Agriculture & Environmental
go green with mobotix without compromise
Clearly InSight has provided Farm security vision systems for numerous dairy/hog/chicken operations with not only surveillance capabilities and agriculture monitoring but with process observation and control including environmental security. Whether you need to observe wildlife in their natural environment, want to keep track of what is happening to your livestock, or just desire to watch natural phenomena Mobotix has the answer.
A single Mobotix camera uses 4 Watts of power making it ideal for renewable energy or to reduce power consumption off the grid. Just as a comparison most LED light bulbs use 6 to 8 Watts.
Originally proposed system, each camera was going to consume 55 watts – that’s more than ten times the amount of power. Even when there is a power failure, the MOBOTIX cameras continue to be supplied from a UPS, ensuring the security feed is never interrupted. A single 360-degree camera provides a fixed view of the entire outside area of the elephant compound, offering a panorama over 5,500 square meters. This main view is supplemented by further 90-degree cameras for a separate lower section. This way, the keepers can always see where each animal is currently located. As well as for safety and security, Opel Zoo also uses its cameras to research animal behavior.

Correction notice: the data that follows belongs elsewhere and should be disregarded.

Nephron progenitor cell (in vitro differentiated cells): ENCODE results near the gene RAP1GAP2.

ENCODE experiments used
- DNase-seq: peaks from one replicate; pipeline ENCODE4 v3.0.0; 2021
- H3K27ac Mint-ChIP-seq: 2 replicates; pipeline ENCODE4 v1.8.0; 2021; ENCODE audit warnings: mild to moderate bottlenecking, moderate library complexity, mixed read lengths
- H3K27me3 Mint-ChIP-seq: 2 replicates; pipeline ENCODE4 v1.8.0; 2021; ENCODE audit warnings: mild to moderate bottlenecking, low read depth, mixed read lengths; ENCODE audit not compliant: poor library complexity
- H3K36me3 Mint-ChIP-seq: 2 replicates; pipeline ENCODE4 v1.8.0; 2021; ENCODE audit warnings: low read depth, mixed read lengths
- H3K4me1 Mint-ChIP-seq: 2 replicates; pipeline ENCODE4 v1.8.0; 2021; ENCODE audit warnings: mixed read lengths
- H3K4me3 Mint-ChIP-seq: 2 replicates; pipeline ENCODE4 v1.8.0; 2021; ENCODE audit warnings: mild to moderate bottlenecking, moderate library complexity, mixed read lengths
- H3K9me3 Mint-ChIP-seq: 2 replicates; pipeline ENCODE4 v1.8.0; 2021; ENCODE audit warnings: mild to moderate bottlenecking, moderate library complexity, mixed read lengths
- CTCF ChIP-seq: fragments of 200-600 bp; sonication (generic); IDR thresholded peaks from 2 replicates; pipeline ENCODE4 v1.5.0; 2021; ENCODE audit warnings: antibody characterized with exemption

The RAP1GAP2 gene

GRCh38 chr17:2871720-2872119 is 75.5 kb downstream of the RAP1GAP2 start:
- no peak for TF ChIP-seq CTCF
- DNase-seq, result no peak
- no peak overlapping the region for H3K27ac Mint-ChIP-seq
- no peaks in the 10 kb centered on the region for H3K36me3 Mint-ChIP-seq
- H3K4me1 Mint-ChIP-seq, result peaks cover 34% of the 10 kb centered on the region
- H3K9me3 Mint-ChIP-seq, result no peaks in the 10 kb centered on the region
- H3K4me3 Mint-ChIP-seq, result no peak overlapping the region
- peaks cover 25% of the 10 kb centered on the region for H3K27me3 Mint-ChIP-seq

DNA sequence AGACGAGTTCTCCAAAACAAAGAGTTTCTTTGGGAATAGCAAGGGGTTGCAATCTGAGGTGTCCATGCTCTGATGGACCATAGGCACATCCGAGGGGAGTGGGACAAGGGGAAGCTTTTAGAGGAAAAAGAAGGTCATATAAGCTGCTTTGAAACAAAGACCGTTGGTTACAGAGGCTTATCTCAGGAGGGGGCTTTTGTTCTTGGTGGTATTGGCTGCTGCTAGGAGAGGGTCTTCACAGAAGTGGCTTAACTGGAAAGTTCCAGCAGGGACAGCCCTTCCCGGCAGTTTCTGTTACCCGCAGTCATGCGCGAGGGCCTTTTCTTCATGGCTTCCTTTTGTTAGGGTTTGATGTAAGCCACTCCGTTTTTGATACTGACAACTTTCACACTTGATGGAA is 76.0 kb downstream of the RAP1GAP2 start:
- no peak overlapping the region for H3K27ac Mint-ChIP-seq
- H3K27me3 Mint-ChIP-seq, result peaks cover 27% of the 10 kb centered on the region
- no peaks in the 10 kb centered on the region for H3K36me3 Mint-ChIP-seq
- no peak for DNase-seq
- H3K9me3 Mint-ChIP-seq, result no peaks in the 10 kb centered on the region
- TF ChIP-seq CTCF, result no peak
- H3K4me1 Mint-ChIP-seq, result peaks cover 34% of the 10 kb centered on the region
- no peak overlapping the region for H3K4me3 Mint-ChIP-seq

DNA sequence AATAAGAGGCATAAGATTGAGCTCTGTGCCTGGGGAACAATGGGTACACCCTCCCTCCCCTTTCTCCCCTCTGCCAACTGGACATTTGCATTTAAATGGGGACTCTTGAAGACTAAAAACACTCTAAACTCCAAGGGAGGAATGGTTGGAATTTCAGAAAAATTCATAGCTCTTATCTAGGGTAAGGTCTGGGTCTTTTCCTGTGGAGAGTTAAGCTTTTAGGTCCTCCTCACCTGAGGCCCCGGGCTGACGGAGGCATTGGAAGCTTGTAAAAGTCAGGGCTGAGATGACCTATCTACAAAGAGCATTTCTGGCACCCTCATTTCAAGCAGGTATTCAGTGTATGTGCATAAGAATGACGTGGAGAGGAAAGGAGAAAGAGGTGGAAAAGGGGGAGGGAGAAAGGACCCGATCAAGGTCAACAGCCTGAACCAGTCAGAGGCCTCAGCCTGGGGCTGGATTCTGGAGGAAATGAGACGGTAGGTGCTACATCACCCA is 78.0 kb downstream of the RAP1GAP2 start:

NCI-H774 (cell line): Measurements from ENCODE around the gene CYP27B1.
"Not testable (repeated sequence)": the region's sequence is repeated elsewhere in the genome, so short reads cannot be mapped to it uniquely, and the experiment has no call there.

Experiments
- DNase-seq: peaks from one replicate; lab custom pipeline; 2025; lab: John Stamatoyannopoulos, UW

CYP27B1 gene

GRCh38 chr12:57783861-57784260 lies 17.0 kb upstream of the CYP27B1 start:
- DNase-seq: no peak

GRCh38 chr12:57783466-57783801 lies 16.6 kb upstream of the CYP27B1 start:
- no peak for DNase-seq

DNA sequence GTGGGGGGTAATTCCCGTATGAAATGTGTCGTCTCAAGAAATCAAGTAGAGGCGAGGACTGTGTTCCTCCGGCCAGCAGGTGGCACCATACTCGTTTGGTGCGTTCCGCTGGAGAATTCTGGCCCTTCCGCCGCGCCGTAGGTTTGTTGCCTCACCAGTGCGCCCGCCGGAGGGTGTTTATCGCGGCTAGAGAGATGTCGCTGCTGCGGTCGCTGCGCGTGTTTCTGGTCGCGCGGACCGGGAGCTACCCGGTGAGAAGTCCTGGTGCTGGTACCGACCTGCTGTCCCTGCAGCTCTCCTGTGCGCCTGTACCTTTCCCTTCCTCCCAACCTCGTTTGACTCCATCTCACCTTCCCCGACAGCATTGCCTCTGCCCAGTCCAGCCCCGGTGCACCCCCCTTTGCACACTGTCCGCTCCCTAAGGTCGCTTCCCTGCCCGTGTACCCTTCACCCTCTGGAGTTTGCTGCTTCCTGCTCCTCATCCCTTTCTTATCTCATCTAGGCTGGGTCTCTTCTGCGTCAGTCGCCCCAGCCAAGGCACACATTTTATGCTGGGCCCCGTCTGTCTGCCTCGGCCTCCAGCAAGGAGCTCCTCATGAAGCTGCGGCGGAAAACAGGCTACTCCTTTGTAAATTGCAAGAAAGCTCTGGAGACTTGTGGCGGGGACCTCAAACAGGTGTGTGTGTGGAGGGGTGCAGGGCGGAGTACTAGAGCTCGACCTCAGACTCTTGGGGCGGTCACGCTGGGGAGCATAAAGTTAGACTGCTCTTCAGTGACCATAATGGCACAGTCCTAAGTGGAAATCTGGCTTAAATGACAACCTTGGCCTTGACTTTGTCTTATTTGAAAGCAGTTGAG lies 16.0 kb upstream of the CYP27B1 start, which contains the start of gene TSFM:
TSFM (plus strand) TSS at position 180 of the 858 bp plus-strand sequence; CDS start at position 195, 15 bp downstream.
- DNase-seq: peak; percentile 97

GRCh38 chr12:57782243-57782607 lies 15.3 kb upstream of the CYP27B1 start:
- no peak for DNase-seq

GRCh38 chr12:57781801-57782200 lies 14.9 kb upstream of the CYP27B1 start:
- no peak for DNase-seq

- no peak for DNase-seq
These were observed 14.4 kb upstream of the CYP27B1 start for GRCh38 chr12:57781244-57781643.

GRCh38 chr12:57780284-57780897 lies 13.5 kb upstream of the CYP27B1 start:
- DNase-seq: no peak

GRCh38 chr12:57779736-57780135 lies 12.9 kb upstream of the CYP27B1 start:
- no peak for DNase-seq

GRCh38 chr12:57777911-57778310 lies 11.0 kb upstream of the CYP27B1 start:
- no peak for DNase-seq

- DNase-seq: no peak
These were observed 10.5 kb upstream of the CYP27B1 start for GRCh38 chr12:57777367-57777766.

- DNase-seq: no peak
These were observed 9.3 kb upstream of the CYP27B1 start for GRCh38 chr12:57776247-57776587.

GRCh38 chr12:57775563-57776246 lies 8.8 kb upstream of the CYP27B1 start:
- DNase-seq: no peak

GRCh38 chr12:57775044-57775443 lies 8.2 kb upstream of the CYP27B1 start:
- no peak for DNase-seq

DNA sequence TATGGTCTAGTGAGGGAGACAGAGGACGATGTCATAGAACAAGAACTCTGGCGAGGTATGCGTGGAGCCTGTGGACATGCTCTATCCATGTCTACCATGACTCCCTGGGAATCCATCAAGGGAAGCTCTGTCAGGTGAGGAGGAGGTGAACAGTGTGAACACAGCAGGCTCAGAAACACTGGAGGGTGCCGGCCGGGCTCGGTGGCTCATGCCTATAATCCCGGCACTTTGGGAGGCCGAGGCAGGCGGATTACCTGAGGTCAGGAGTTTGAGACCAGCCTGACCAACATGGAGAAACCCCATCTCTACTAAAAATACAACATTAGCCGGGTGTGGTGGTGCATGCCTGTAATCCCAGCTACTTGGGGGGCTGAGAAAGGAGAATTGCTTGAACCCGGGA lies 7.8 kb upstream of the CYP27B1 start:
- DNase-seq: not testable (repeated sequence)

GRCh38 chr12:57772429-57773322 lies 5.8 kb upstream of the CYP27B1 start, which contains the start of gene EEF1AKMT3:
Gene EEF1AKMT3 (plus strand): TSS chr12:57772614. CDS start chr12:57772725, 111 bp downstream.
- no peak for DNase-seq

Princess Elisabeth Antarctic Base, Antarctica
MOBOTIX Camera Helps Researchers On Antarctica.
At this station a MOBOTIX Allround M24 camera helps researchers of the HYDRANT project to monitor the instruments they work with to get comprehensive measurements of the hydrological cycle of Antarctica. The project focuses on studying the atmospheric processes: it looks at the transport of the water vapour, formation of clouds and precipitation, snow accumulation, and meteorological conditions behind. The goal of the HYDRANT project is to have continuous observations of both meteorology and cloud properties, which then will be used to validate regional climate models. Thus cloud instruments were installed for the long-term operation which monitors the cloud and snow fall properties and meteorology all at the same time. “The final goal of the project is to contribute to understanding the current and future evolution of the Antarctic ice sheet and its contribution to sea-level changes,” says project scientist Dr. Irina Gorodetskaya of K.U. Leuven. “There is a lack of data on the clouds and precipitation processes in the Antarctic, which are important for the ice sheet surface mass balance. With this project, we want to establish a database that can be used for an in-depth model evaluation”.